Rape Is Funny

On my birthday I posted a Facebook status update that said: …”today, no means yes and yes means anal.”
This statement is one of the many inappropriate sayings I use almost everyday. It makes me laugh, and generally makes other people laugh. 
But on my birthday, this girl — we’ll call her the Young Feminist — was anything but laughing. Instead, she understood this statement to be endorsing rape and ended up sending me this link, attempting to explain to my why rape jokes are never funny. She included the message: “I expected a lot more out of you as an activist, but you have severely disappointed me.”
There are a couple of problems here. 
First, the Young Feminist obviously doesn’t know me as well as she should. Because while I knew the joke was not approperiate, I never considered it as a statement I would say to others. Let’s be real, I am far more concerned about myself. Others fail to come into my train of thought if I can help it. And it was something that I shared from my internal dialogue, as I do from time to time, on my own Facebook wall. Additionally, it was my birthday and as you could imagine, I am embracing a new philosophy to say yes more often (to the right things), and this statement deflects the no completely. It’s a new and improved way of living life. Instead of letting it pass me by, instead I have been more willing to just grab it by the horns and do something.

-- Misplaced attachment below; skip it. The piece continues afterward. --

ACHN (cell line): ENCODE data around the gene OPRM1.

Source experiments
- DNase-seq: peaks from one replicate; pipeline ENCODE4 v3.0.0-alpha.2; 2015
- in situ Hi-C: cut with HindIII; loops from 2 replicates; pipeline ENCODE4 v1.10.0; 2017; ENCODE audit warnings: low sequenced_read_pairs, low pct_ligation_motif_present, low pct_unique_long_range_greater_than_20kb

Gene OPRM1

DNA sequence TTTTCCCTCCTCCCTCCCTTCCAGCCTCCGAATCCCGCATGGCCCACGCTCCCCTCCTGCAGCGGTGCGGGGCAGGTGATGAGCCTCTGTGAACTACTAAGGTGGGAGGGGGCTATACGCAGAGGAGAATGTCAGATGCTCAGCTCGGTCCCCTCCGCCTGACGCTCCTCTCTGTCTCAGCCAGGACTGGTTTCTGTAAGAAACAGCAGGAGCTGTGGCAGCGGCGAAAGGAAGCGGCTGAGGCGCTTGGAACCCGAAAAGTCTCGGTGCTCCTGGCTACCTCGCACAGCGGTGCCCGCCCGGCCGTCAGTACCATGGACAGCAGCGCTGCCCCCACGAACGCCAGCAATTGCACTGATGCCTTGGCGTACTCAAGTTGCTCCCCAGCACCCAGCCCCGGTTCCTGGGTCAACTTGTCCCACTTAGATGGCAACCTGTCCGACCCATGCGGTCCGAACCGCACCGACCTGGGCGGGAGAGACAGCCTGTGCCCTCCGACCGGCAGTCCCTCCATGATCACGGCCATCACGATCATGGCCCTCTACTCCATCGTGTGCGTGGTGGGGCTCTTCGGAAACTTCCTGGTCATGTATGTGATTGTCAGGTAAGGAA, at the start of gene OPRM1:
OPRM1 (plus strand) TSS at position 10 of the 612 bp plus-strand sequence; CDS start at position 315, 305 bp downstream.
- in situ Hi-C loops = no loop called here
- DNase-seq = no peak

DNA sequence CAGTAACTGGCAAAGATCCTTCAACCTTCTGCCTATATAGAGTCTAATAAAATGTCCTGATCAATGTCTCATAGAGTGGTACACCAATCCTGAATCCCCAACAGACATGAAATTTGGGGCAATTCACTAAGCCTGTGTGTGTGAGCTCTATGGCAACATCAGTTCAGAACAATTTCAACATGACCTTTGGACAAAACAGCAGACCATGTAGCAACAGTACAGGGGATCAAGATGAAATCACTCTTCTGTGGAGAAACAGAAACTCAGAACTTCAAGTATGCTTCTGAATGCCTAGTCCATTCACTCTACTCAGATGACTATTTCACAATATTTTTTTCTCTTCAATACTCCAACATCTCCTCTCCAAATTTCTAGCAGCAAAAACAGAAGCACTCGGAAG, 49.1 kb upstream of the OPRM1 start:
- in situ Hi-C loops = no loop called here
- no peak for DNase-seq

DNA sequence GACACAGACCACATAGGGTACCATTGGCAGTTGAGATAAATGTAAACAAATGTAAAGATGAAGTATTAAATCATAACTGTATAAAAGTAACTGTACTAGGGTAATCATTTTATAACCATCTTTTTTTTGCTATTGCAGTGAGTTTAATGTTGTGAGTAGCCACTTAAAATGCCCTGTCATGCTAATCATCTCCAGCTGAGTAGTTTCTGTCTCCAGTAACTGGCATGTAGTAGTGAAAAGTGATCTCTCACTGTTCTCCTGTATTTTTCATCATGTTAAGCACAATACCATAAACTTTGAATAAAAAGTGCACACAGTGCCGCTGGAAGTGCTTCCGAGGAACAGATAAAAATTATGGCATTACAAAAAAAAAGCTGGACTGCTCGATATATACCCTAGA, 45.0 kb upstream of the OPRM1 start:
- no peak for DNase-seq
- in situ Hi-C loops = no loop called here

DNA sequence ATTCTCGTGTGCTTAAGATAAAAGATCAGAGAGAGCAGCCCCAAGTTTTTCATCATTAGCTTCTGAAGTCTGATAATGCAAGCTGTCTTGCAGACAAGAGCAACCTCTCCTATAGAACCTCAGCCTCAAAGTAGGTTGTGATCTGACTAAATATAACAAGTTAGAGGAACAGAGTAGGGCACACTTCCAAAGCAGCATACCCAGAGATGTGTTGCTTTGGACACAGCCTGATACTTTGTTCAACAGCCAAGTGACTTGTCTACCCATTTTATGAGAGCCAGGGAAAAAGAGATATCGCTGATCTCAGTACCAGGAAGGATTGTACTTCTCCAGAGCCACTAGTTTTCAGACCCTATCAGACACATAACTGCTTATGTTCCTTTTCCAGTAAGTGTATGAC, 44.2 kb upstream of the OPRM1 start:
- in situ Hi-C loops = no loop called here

The second problem is that every Young Feminist should be somewhat well read. She obviously is not. Because that statement is set in the same tone already created by author Margaret Atwood, in her short story “Rape Fantasies.”
In this short story, during her lunch break a womyn discusses a bizarre, twisted and incredibly humorous rape fantasy she has. Her other coworkers discuss somewhat erotic anonymous encounters while she talks about the most incredibly complex, specific and insane fantasy a person could have.
She was obviously terrified of being raped. She made a joke of it because of her fears.
The main character in that short story and I have that in common. Because, for men rape is an even more taboo, terifying reality. Womyn can, and have, falsely accused men. Gay men (like myself) are viewed as pedophiles, despite the reality that all, err — most, of the boys I lust after are over 21. Further, gay men are raped at a far higher rate than heterosexual men. 
There are reasons why gay men like me rely on the knifes they carry. And sometimes you just have to laugh about it. It helps in understanding the tough relationship between rape and reality. Plus, laughing really is the best medicine and heals even the most tense moments, so I implore the Young Feminist to laugh with me. 
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